Why the wait for a female US president goes on
With US Senator Elizabeth Warren withdrawing from the race for the White House, what began as a diverse field of Democratic presidential hopefuls has turned into a familiar contest between two white men. Katty Kay explains why America won't have its first female president just yet.
Tulsi Gabbard has many distinctive qualities. She's a Hawaiian Army National Guard Major, the first Hindu member of Congress and the first Samoan-American voting member of Congress but she is not going to be president of the United States.
She is not even going to be the Democratic Party's nominee for the presidency.
(Given that Gabbard met President Bashir al Assad of Syria in 2017, after his forces had bombed Aleppo to smithereens and failed to condemn him, it's pretty extraordinary that she is still in the Democratic race at all.)
No, she won't be America's first female president.
And, this time around, nor will any other woman.
As Elizabeth Warren said so poignantly, if American girls are looking for a role model in the Oval Office, they will have to wait another four years.
What happened to diversity?
The Democrats started this race, way back when Neanderthals still roamed the Earth it sometimes feels like, with a host of non-white, non-male candidates. One by one they dropped out.
If you want change in America in 2020, it seems, you are better off going with a white man in his 70s.
Warren referred to sexism in her farewell address. It's not the same sexism Hillary Clinton encountered when she first ran in 2008.
Back then souvenir shops sold nutcrackers in the model of the woman who'd both been a successful secretary of state and a US senator - if you're a successful woman, they implied, you must a ball-cracker too.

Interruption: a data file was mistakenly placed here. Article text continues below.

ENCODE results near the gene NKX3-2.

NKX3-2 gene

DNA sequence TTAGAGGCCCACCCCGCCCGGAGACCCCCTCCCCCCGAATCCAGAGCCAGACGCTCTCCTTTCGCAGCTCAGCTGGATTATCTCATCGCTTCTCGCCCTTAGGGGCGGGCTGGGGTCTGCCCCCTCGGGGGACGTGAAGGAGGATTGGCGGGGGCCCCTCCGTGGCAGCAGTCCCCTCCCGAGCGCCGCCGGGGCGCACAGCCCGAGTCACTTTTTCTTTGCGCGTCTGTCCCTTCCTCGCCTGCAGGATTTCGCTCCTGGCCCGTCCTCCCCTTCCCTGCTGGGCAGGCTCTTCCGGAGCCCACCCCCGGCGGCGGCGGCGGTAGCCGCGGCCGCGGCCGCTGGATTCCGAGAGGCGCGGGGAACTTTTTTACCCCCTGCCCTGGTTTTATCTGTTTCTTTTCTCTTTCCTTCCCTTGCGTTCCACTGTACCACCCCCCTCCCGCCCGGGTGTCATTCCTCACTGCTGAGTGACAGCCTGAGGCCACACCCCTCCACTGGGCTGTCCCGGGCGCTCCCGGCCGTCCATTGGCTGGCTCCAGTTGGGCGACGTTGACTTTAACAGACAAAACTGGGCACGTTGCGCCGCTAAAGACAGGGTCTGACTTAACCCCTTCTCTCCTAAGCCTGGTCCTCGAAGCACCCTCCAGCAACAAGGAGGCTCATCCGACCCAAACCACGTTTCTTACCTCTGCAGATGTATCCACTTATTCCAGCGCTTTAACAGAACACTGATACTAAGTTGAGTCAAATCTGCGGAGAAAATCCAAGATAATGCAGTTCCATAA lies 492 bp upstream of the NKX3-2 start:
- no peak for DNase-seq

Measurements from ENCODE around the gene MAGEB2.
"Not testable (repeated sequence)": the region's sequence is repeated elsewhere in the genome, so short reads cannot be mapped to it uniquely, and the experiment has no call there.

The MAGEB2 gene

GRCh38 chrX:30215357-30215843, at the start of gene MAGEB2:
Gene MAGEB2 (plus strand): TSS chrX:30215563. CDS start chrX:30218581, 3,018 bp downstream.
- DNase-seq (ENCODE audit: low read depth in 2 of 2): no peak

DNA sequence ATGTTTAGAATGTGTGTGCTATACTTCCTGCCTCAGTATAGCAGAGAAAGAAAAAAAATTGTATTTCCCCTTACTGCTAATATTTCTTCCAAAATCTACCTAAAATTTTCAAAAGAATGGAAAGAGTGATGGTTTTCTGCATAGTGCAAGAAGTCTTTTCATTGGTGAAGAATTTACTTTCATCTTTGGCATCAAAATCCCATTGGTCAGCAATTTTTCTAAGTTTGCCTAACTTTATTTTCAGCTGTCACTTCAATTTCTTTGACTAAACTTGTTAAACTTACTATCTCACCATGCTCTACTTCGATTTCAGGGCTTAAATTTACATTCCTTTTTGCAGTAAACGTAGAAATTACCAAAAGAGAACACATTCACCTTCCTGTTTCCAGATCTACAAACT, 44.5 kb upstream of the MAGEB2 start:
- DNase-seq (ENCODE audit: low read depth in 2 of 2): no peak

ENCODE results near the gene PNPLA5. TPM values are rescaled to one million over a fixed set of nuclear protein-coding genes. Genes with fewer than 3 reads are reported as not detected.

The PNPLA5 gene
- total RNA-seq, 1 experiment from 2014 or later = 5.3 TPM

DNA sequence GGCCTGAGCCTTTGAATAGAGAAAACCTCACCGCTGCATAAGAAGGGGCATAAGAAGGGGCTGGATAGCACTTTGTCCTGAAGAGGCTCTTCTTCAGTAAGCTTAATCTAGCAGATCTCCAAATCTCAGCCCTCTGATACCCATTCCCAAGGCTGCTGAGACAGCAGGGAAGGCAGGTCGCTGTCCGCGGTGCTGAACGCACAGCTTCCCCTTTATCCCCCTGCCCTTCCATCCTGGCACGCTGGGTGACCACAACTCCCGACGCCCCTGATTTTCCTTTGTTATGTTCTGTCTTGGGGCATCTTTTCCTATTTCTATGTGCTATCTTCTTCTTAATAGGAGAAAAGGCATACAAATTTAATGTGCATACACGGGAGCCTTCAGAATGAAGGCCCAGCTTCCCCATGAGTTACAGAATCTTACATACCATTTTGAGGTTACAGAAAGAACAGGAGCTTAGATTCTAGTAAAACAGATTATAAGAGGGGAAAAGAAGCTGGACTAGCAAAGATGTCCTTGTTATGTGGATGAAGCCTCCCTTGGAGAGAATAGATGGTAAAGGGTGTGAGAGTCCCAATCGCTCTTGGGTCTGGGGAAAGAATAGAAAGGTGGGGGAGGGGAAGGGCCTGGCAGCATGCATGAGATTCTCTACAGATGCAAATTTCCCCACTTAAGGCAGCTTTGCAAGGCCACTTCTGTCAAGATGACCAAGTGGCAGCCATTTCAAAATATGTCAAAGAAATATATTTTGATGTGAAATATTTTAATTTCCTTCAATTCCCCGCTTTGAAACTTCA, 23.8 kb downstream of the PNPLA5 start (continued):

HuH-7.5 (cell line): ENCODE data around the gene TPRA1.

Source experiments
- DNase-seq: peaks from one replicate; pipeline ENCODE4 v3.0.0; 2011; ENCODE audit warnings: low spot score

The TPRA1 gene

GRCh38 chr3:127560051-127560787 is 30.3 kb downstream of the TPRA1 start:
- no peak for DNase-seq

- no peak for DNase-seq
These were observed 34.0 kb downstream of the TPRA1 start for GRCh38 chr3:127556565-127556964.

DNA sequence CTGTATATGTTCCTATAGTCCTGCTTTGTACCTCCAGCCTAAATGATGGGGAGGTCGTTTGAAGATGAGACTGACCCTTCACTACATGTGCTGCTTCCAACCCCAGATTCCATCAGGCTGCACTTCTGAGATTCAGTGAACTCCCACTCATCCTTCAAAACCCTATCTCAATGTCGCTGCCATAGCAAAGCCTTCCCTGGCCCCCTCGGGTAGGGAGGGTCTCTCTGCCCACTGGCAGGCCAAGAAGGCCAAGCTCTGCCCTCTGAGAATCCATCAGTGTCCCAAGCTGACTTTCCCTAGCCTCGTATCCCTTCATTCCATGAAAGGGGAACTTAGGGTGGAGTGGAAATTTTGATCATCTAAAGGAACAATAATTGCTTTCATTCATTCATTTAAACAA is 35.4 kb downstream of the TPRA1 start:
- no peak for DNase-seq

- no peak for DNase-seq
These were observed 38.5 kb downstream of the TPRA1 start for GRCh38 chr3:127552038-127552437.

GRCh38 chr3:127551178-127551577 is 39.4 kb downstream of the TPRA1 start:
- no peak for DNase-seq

"Men beware" was the none-too-subtle message. Nor is it the sexism of the pointless, largely unflattering discussion of Clinton's trousers suits.
It is more subtle today, but Warren is right, there is still sexism.
It took the form of a conversation about "electability."
Democrats are desperate to beat Donald Trump and they want a candidate they believe can do that.
No one disputed that Warren ran a really strong campaign. She has detailed policies on many of the key issues voters care about, although some clearly found her to be too left-wing. But whether you agree with her plans or not, she was certainly as qualified as the men in this race.
What are Warren's key policies?
- Wealth tax on the ultra-rich
- Universal child-care
- Single-payer healthcare system, paid for by taxing corporations and shifting existing spending
- Free public college
- Student debt-relief based on income
- Ban assault-style weapons, implement universal background checks
By rights she should be in the top tier at this stage. But this issue of electability kept tripping her up. It was code for "Americans just won't elect a woman and the stakes, this time are too high."
Asked by pollsters, most people said they would, of course, vote for a woman but they were pretty sure their neighbour wouldn't. Therefore, Warren was deemed less viable as a national candidate, largely because she is a woman.
A new global survey, the UN's first ever gender social norm index, may provide the answer. This isn't actually just an American problem.
Data from 75 countries, home to 80% of the world's population, found that almost half of all people feel men make superior political leaders.
I wish I could say I was surprised. (Though the survey's other finding that almost one third of the world's people think it's acceptable for a man to beat his wife did shock me. Really?)
So electability, it turns out, is code for male. In America it is code for old, white, straight male.
When will that change?